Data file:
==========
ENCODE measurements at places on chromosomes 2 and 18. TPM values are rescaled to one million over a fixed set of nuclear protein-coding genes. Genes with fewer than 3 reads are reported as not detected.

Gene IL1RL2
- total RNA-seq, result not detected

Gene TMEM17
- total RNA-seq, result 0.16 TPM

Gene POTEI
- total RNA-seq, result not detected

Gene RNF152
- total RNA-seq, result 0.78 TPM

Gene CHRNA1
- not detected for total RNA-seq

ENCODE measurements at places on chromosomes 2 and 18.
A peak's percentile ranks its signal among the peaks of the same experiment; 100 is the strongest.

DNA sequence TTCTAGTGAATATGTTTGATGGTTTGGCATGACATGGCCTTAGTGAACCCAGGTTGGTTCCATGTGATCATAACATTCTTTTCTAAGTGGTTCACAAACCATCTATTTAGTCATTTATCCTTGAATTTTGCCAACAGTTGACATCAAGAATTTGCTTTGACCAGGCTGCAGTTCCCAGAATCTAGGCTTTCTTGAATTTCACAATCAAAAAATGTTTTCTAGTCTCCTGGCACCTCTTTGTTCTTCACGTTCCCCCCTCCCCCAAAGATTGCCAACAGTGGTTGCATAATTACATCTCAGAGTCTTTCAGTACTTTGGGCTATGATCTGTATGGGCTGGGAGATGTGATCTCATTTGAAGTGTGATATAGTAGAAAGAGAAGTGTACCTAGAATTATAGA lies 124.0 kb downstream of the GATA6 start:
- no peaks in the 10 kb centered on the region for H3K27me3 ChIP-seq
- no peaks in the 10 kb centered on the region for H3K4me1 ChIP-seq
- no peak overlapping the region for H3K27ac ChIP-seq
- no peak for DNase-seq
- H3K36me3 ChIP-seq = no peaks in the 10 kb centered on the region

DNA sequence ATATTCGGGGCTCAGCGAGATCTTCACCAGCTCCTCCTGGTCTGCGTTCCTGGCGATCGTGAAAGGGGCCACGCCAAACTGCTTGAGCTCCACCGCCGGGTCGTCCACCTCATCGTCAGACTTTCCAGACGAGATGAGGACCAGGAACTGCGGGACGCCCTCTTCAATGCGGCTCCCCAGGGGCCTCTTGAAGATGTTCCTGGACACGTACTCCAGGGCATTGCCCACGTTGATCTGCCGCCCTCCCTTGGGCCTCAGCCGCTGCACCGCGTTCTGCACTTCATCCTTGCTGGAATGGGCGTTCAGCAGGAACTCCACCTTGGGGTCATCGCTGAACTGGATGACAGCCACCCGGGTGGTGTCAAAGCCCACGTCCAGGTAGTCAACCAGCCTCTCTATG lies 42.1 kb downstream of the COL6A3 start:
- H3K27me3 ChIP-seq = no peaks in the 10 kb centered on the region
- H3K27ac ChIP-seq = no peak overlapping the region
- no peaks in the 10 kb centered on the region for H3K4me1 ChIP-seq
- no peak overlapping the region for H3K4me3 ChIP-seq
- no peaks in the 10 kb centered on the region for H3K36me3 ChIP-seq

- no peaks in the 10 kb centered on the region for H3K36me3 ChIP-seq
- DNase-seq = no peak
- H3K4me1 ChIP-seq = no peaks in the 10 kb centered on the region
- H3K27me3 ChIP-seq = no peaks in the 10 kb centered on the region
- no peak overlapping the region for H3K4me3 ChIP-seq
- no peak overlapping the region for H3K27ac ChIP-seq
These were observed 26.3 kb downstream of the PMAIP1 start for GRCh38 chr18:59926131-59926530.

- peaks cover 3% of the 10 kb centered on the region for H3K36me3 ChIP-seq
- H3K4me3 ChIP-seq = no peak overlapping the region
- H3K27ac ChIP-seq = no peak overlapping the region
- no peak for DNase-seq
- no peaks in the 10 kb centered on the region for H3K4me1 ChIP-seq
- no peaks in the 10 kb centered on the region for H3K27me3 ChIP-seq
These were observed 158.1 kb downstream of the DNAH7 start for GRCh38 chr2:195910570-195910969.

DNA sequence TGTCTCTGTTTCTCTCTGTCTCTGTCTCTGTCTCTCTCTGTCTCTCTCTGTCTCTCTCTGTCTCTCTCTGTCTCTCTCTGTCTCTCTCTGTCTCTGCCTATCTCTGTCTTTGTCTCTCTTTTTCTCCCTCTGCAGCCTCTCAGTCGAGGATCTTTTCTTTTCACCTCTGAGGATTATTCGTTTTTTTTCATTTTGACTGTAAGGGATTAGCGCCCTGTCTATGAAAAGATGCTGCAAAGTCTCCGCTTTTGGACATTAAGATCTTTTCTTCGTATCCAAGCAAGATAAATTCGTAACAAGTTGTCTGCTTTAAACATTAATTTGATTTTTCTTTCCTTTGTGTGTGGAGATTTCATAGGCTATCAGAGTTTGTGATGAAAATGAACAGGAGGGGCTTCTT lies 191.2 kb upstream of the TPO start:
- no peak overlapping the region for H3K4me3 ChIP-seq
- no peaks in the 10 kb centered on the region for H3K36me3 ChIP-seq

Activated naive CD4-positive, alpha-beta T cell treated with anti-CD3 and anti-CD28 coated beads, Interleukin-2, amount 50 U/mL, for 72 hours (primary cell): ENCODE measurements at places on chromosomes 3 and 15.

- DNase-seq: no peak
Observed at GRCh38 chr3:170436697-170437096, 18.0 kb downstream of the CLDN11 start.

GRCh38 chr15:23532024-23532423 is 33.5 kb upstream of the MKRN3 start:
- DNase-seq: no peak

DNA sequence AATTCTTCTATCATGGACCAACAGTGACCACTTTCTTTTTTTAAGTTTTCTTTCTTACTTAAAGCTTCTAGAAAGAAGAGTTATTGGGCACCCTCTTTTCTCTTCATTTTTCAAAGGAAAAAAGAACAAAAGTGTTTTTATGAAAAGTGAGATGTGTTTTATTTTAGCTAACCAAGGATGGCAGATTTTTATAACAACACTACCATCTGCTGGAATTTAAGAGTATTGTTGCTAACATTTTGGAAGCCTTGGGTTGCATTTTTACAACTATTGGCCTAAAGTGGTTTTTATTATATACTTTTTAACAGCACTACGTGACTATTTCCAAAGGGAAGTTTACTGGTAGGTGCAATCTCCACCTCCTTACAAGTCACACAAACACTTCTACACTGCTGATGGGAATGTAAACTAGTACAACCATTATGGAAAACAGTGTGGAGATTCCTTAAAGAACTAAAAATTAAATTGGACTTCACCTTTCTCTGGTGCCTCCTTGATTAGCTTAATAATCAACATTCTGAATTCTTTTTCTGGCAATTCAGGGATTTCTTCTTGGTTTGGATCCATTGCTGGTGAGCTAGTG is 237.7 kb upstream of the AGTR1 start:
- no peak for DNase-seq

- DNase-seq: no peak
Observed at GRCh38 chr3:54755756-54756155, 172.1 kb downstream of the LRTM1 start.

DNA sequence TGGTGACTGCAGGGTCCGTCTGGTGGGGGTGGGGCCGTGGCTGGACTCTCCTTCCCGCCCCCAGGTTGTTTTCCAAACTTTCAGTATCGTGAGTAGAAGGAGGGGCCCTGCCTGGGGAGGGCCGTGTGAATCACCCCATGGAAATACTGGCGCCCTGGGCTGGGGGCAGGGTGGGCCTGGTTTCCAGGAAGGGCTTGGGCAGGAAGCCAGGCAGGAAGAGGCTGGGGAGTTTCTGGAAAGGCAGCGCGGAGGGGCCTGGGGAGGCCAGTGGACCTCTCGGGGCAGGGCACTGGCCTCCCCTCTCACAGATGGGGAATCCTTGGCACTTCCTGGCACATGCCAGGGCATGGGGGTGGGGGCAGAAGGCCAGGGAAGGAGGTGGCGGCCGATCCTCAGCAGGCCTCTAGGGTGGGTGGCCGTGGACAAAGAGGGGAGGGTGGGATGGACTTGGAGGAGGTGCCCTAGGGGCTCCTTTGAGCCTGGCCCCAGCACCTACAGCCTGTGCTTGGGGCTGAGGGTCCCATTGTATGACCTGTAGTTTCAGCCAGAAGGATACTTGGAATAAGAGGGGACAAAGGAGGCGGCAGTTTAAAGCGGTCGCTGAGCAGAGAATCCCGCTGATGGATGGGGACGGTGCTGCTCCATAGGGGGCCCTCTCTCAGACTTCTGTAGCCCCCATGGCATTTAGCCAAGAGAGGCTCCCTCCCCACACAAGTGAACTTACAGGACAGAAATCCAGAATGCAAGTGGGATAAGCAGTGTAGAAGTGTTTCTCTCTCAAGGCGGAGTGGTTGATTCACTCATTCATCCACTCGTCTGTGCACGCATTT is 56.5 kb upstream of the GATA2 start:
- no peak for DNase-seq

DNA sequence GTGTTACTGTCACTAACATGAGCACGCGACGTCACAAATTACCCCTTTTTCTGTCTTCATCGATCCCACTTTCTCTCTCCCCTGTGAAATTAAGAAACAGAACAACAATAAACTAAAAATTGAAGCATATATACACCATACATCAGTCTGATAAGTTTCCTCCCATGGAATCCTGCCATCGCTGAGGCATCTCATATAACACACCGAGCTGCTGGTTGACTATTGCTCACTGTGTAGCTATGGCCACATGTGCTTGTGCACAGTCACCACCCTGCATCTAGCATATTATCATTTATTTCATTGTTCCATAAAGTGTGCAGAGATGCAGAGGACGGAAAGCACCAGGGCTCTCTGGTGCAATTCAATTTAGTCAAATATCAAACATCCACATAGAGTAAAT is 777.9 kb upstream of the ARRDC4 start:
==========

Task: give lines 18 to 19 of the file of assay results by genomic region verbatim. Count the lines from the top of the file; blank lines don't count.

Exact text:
- no peak for DNase-seq
- H3K36me3 ChIP-seq = no peaks in the 10 kb centered on the region